Then there’s the slightly odd ‘4:3 in wide’ mode which, as the name implies, squashes a widescreen picture into a square aspect ratio, or displays a 4:3 resolution (such as 800 x 600) image without distortion. EZ zooming, the final and most pointless ‘fun’ function, is supposed to go down a resolution-step and back up again. But it was temperamental and mostly refused to work despite relying on the included LG forteManager software, which otherwise worked fine.
LG Flatron W2252TQ 22-inch LCD monitor rear viewRear view of LG Flatron W2252TQ 22-inch LCD monitor.

Other menus aren’t so out of the ordinary, but initially they do appear somewhat counter-intuitive. They work a bit differently to those of most rival manufacturers in that you are thrown straight into sub-settings when selecting a main category. For example, when you choose ‘colour’, the up and down buttons immediately change ‘red’ rather than selecting between colours first. Handy if red happened to be the colour you wanted to adjust, but if it wasn’t, the W2252TQ’s menus just cost you more time and effort. At least there is a dedicated ‘source’ selector.

As long as you’re running Windows, though, the awkward menus are made largely redundant by the aforementioned forteManager, a proprietary LG application that offers the same adjustments as the monitor (plus a few extras) in a visually pleasing and ergonomic whole. Aside from the standard settings, you get very basic colour calibration in addition to detailed profiles and user modes.

If you’re waiting with baited breath to find out just how fantastic the vaunted 10,000:1 contrast ratio really is, then prepare to be disappointed. LG calls its contrast system DFC (Digital Fine Contrast) and though results on the 20in Flatron L206WU were impressive, this time around the results are not nearly as encouraging.

A dedicated f-Engine button switches between Demo, Normal, User, Movie and Internet modes. Again, the Demo mode offers a split-screen view to show what a difference DFC’s activation makes. And here it’s obvious that in its quest to achieve a headline contrast figure, the Flatron W2252TQ has simply sacrificed dark detailing. Yes, blacks do look inky, but at the cost of so much detail that it’s just not worth it. Consequently, the only f-Engine setting you’ll want to consider is the User mode, where you can tone things down a bit.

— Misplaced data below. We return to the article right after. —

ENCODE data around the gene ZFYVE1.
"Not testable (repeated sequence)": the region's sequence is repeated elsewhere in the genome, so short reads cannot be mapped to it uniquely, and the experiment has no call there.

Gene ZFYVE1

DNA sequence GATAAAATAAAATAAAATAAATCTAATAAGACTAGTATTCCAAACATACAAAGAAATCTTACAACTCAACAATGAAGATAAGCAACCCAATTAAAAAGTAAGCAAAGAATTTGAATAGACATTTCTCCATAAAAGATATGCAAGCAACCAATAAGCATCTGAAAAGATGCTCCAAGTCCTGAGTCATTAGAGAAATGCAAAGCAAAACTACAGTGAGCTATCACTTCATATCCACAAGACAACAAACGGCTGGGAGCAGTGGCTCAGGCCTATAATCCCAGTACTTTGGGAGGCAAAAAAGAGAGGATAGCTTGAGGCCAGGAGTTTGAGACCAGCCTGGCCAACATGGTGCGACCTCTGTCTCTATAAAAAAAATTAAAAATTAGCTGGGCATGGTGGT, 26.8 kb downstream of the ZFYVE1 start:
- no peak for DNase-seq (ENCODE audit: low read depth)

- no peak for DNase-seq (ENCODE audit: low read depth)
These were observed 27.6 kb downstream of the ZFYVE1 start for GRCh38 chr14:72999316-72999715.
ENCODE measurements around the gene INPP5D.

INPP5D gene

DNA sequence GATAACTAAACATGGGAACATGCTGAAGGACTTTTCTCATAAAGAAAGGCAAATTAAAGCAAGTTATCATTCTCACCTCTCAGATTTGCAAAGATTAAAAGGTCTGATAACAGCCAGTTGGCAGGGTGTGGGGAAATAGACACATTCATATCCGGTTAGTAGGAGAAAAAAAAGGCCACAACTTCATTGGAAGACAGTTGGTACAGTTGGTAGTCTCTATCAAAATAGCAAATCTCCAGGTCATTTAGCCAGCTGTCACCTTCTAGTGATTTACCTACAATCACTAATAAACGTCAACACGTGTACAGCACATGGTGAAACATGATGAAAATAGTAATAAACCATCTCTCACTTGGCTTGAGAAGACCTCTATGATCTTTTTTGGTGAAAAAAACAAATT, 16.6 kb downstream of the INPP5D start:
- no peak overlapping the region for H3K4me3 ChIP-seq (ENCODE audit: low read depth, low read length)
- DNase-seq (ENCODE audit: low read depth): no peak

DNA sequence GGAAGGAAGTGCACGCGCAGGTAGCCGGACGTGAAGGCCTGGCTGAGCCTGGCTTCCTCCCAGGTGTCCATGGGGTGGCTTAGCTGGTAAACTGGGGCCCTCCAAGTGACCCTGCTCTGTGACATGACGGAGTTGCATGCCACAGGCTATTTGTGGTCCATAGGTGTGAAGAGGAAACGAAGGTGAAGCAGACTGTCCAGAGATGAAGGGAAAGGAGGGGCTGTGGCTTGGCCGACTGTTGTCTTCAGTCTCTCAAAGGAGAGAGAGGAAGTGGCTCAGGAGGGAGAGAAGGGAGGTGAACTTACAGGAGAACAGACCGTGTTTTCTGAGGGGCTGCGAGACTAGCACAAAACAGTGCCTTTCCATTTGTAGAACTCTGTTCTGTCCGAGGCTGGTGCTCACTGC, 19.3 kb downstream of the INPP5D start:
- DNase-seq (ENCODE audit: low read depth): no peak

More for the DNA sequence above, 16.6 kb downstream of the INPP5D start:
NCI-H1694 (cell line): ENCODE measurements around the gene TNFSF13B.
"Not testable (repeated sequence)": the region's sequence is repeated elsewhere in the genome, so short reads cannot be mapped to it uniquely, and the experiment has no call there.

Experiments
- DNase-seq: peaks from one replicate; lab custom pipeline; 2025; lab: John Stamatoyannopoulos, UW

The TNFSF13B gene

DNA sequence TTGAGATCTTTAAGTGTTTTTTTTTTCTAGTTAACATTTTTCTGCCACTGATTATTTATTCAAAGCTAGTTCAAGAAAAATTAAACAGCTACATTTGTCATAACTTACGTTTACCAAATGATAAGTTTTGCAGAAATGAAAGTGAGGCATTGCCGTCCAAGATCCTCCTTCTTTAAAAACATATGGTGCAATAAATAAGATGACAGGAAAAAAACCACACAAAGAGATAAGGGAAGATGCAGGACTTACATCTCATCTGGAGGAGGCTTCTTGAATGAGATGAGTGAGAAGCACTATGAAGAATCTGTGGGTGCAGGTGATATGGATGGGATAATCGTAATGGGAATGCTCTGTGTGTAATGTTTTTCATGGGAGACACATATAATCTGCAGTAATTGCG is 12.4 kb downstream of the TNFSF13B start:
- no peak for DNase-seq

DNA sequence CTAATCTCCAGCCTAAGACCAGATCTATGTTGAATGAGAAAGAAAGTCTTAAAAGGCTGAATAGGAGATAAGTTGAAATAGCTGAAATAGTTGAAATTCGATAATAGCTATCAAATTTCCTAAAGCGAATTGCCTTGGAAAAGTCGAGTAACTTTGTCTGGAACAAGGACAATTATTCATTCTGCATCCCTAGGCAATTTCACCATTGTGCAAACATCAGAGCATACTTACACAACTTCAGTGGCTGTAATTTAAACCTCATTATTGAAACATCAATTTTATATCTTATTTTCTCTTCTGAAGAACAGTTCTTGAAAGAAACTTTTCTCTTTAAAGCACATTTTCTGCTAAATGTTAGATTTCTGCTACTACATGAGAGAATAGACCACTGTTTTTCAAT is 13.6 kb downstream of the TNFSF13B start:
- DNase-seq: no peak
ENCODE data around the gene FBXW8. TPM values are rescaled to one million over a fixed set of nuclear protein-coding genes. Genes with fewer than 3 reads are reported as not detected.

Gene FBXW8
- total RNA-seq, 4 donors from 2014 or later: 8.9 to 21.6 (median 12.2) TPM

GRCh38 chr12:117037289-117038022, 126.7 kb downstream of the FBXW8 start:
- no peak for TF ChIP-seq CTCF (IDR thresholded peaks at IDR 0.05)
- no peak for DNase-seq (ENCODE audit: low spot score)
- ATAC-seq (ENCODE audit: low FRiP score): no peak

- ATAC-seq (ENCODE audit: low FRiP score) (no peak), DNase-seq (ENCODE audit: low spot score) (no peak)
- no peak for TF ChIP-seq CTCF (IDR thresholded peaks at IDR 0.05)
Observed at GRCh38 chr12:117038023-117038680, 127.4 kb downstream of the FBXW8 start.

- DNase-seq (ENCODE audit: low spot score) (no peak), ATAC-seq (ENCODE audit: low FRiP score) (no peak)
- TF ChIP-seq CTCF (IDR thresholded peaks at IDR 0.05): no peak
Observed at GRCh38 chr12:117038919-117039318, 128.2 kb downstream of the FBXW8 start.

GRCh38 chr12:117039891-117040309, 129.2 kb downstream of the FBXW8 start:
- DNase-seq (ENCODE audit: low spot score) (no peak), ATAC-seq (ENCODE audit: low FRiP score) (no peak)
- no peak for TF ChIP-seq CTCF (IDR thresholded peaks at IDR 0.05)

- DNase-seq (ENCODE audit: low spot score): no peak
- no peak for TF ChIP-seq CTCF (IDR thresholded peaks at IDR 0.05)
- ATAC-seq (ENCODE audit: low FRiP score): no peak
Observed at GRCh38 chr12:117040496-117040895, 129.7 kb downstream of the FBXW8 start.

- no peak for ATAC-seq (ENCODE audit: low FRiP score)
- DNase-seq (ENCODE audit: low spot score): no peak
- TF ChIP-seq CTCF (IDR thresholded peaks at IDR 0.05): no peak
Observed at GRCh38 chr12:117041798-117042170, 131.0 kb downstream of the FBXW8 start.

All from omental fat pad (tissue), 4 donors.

LG Flatron W2252TQ monitor ports close-up.LG Flatron W2252TQ monitor ports close-up view.

Unfortunately, there’s more bad news to come, with the W2252TQ clearly struggling in our DisplayMate tests. Viewing angles are particularly poor due to severe colour and contrast shift. It also failed to distinguish subtle colour gradients, and produced really pronounced banding in both colour and greyscale. There’s colour contamination over blacks and whites, and a noticeable amount of backlight bleed from both the top and bottom of the display.

Like most TNs, the LG suffers from shimmering in movies, but despite this and the above defects, managed to provide an acceptable entertainment experience provided you’re not too demanding. Indeed, to be fair, this Flatron is not much worse than many other cheap TN panels, and at around £190, the W2252TQ won’t break the bank. But 22in displays from brands like Acer, Iiyama and BenQ may be had for much less, and are likely to provide at least comparable image quality.
LG Flatron W2252TQ monitor displaying warehouse scene.LG Flatron W2252TQ monitor displaying a forklift in a warehouse.


Unfortunately, the LG Flatron W2252TQ’s main claim to fame, a stunning 10,000:1 contrast ratio, turns out to be nothing more than hopeful marketing and the rest of the monitor isn’t good enough to make up for it. Though affordable, with minimal adjustability, a particularly awkward OSD, some serious image quality issues and a ‘fun’ mode that’s unusual but little more than a gimmick, in this case you get what you pay for.

Trusted Score

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Score in detail

  • Image Quality 6
  • Design 7
  • Value 7
  • Features 6